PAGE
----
Kabir was a 15th century Indian mystic and poet who was also a weaver by trade. His vision combined the philosophies of Hinduism and Sufism, and he is considered both a Sufi and Brahmin saint. His poetry is rooted in nature and the experience of the ordinary, through which he seeks the ‘unstruck drum of eternity.’ ‘The Moon Shines in My Body’ is an ode to the human condition, to the blind eyes that can’t perceive their own intrinsic divinity and which clamour after individualistic pursuits, unaware of the constant imminence of God.
‘When Things Fall Apart’ continues to be one of the most enduring spiritual books of the last century that holds wide appeal as a treatise on suffering and how to manage it. Pema Chodron recommends that we lean into pain and suffering, rather than avoiding it or trying to escape it. In this extract from the chapter ‘Hopelessness and Death’, she talks about the relationship of hope to fear, and how hope is really just a crutch, or a babysitter; a way of delaying the necessity of looking truth squarely in the eye. In abandoning hope, she advises, we stand a chance of finding confidence in our basic sanity.
To love well, we need to understand what we mean when we talk about love, and what love means to us all individually on the deepest, subconscious level, in the part of ourselves that began to be constructed in our earliest lives. This is the premise feminist scholar and cultural critic bell hooks establishes at the beginning of her book of essays on the subject of love, ‘all about love’. She goes on to argue that we must look at love not as an abstract concept, but as a concrete manifestation of actions. “We would all love better,” she writes, “if we used it as a verb.”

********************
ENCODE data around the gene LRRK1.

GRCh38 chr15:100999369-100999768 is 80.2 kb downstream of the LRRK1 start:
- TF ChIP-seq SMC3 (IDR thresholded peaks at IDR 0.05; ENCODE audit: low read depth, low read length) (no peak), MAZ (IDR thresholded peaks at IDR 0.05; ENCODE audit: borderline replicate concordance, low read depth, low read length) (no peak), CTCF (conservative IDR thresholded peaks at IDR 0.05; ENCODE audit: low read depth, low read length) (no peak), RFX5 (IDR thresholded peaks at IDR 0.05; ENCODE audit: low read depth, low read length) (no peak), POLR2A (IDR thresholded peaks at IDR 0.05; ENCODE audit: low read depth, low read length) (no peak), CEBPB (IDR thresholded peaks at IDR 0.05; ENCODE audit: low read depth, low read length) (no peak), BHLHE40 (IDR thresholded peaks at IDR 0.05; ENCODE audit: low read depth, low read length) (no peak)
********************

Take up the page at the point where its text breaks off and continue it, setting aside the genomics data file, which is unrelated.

Zen legend often brings up stories of students who have to work hard to be accepted into temples, and of masters who put potential candidates to rigorous tests. The most famous example is that of Bodhidharma and his disciple Huik’e, who stood in the snow for three days and even cut off his own arm to prove his sincerity to his teacher. It may seem cruel and extreme, but this tradition, argues John Daido Loori in his essay on barriers to entry in the study of Zen, is essential in ensuring that any potential student is ready to make the substantial commitment of taking up zen practice.
What are the most basic elements of love and how can we manifest them in our lives and our relationships? This is the question that Thich Nhat Hanh tackles in his short book, ‘True Love’. Looking at human love through the lens of Buddhist teaching, he breaks it down into four aspects: loving-kindness, compassion, joy and freedom and uses his direct and simple style to advise us how to put these elements to work in our own lives.
Seung Sahn was the first Korean Zen master to come to live and teach in the West. His style borrowed from a number of different Buddhist traditions, particularly Rinzai. The book, ‘Dropping Ashes on the Buddha’ is a collection of his teachings that happened both in person as well as through correspondence – a way of transmission that he was well known for. This excerpt from that book recounts a meeting between Seung Sahn and one of his students in which he is asked about death and responds by trying to break down the student’s fundamental construct of the concept itself.